The cost of education in 2004 was 17 billion dollars whereas today it stands at 28 billion. At the same time the number of people defaulting on their property tax bills is growing. The state now stands with more than $1 billion in unpaid property tax debt. That is a $1 billion revenue shortfall at the local level that has to be made up and until those properties become current or are seized and then sold on auction, that debt burden falls on other property owners increasing their costs related to property taxes. The PSEA, PSBA and state legislators with their unfunded mandates seem to think this is not a problem. From the disinformation in the IFO reports, one can assume that they don’t think it’s a problem as well, at least not one to consider when factoring future economics in Pennsylvania.
The problem here is that the future economic status of the state is totally dependent on the discretionary spending of the people of this state. The greater the tax burden, the less discretionary spending capitol and that means less revenue to the state through the sales tax which currently generates the funds for education spending. The less sales taxable items purchased means less state revenue for education and with the growing spending problem in education that means higher property taxes. It then becomes an endless cycle.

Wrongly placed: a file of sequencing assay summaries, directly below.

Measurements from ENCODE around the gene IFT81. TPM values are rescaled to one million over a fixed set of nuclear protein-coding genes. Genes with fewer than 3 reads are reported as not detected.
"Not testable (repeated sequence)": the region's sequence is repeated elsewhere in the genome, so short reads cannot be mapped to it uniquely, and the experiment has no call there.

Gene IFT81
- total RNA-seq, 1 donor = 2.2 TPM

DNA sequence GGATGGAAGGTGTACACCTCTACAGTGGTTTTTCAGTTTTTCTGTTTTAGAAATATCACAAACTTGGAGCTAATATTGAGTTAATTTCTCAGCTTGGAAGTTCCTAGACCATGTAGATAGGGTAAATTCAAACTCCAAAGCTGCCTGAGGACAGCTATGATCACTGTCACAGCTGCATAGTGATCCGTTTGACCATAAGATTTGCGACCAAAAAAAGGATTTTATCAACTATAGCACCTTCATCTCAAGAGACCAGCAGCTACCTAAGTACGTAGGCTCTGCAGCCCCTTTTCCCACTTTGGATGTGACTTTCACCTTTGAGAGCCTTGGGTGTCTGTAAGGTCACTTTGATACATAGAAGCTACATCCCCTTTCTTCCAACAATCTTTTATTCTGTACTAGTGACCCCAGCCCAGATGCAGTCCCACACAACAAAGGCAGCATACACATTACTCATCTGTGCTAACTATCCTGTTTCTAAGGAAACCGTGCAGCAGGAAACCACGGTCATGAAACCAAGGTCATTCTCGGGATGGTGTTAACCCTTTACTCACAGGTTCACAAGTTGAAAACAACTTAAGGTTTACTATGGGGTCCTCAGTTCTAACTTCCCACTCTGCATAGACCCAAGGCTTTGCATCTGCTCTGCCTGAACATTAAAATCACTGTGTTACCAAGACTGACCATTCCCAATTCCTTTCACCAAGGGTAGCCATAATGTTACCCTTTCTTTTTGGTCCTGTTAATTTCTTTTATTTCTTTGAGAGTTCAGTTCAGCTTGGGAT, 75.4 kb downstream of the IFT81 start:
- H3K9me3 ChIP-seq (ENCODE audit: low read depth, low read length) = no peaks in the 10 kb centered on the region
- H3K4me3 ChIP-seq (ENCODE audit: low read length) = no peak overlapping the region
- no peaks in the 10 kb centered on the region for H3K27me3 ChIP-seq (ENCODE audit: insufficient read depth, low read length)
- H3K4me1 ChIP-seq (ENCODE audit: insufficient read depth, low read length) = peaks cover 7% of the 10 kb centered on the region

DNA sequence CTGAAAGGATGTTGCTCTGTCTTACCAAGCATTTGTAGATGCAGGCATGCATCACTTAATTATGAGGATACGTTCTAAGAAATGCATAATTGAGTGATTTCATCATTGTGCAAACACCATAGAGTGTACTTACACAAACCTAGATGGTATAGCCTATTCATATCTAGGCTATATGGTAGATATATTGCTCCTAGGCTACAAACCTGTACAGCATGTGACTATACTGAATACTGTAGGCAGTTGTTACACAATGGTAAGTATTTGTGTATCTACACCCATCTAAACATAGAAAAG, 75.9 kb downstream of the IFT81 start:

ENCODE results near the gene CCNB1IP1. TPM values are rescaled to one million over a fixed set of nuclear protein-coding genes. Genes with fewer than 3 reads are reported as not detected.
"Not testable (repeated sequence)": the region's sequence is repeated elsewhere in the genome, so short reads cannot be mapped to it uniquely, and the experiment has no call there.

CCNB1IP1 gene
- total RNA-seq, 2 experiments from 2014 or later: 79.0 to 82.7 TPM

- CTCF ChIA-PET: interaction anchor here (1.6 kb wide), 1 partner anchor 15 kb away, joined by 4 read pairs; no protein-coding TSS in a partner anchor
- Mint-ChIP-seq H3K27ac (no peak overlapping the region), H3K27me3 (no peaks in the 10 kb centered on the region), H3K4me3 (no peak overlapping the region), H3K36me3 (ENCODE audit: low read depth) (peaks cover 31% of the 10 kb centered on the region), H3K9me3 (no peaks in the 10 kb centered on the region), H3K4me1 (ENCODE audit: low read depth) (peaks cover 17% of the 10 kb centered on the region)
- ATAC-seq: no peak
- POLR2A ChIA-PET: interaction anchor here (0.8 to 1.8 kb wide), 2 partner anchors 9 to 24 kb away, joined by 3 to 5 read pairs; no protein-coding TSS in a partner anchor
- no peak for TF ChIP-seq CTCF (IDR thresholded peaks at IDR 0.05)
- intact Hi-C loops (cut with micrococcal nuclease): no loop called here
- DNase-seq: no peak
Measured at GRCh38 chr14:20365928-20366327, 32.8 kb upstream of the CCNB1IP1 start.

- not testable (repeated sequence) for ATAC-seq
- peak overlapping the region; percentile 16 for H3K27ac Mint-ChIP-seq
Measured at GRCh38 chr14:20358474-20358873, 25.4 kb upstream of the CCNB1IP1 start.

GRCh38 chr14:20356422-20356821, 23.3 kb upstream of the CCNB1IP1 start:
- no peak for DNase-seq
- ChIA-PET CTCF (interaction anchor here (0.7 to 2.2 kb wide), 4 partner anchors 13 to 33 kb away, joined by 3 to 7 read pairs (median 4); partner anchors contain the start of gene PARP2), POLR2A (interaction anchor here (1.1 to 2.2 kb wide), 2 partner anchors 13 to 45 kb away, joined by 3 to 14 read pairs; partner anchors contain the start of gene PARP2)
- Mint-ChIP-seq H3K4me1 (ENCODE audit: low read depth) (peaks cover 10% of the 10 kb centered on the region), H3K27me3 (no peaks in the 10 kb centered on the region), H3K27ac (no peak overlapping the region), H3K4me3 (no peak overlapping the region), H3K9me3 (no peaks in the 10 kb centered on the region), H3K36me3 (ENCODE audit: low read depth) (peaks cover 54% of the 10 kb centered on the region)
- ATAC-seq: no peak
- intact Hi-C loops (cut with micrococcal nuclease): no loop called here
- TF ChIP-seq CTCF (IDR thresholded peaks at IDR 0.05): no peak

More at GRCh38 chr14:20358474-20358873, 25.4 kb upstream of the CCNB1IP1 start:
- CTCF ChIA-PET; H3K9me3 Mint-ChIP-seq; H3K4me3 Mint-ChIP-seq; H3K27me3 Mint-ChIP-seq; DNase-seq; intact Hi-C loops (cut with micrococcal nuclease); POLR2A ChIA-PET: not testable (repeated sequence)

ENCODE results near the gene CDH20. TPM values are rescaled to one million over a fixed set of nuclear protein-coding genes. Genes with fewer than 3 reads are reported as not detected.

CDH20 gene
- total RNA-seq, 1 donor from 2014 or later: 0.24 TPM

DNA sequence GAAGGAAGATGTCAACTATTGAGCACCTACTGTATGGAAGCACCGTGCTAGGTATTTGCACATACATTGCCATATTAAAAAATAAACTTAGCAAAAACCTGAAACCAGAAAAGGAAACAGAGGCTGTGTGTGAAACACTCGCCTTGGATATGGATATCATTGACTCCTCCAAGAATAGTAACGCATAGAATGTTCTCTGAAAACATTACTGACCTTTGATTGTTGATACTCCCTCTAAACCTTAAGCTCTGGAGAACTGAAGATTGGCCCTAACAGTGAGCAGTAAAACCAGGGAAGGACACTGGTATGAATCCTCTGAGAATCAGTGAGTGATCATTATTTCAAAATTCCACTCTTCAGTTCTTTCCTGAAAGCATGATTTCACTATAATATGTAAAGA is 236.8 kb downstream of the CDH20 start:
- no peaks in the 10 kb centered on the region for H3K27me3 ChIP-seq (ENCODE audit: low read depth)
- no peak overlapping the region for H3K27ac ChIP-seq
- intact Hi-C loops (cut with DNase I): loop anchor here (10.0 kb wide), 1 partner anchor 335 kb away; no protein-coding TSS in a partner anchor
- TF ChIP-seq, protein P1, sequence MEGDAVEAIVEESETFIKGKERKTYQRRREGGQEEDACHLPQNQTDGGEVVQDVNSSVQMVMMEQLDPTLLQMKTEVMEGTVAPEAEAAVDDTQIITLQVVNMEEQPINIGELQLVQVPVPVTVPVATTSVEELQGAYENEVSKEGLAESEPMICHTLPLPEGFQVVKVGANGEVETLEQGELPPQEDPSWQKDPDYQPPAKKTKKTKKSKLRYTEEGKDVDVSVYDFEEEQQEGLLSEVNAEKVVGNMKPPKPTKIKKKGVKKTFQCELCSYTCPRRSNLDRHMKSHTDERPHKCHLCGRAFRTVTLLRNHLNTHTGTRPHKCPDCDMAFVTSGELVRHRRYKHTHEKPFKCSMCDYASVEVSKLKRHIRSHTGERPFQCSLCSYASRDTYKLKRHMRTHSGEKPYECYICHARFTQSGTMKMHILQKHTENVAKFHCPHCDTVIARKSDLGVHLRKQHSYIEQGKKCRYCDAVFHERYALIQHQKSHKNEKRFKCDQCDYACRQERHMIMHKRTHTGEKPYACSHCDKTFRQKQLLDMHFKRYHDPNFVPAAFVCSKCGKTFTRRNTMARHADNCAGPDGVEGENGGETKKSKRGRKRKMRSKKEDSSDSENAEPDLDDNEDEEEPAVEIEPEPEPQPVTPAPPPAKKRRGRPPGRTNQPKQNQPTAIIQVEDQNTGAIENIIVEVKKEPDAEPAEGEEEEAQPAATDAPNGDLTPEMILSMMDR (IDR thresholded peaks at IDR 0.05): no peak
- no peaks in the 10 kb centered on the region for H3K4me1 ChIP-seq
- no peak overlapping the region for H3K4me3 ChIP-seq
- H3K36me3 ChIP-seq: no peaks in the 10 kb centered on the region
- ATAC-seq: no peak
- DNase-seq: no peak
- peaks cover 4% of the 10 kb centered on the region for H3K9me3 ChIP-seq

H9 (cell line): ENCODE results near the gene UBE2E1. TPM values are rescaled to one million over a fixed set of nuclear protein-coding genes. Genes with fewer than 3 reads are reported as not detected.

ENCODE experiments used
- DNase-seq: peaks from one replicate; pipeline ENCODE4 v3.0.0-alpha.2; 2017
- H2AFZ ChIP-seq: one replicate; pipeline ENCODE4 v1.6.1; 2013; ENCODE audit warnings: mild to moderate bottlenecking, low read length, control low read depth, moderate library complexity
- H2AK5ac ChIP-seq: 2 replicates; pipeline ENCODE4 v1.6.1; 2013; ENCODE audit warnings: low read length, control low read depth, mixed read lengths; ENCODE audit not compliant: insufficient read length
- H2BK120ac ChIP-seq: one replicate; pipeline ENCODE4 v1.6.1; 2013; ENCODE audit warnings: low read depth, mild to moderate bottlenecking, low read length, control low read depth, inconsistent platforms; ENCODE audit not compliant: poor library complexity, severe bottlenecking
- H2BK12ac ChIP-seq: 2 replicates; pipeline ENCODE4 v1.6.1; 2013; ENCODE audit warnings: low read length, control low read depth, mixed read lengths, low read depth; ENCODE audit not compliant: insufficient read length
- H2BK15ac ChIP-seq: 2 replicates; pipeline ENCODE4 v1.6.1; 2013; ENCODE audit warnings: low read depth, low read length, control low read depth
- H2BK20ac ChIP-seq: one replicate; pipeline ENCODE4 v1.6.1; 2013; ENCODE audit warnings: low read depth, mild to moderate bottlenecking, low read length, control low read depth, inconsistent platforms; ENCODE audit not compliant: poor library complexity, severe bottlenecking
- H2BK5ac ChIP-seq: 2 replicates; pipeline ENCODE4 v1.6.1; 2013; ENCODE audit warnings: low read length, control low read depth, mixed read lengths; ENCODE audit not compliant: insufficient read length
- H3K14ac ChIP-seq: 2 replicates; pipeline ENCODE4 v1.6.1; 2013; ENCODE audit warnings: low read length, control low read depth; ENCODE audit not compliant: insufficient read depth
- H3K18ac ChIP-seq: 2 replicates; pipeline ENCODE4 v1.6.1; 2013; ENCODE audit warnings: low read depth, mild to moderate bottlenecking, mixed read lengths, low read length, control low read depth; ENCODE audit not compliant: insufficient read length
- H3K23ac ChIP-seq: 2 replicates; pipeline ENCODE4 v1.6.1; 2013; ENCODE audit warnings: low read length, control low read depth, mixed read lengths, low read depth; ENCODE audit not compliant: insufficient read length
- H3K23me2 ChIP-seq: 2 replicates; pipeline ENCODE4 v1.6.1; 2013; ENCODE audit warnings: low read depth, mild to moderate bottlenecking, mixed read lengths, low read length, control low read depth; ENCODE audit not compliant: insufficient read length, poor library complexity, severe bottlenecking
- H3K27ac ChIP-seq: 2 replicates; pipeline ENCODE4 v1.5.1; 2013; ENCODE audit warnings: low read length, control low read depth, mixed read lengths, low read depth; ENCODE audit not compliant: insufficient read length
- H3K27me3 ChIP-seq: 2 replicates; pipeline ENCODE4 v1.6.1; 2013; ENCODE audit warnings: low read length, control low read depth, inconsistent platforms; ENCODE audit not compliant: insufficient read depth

Higher property taxes doesn’t just mean higher property taxes. It means less discretionary revenue for property owners in the state. That translates into a weaker business environment for the state which translates into less real jobs in the state… at least real family sustaining jobs.
Quick fixes will no longer work, actually they never have, and the solution is most definitely not to expand the taxing authorities of our school districts which will leave legislators free to push down more unfunded mandates to reward special interest lobbying machines. We need a system of accountability directed at those who generate the costs and those cost generators, especially in education, come from the state through the Department of Education and their regulatory powers through Title 22 of the Pennsylvania Code.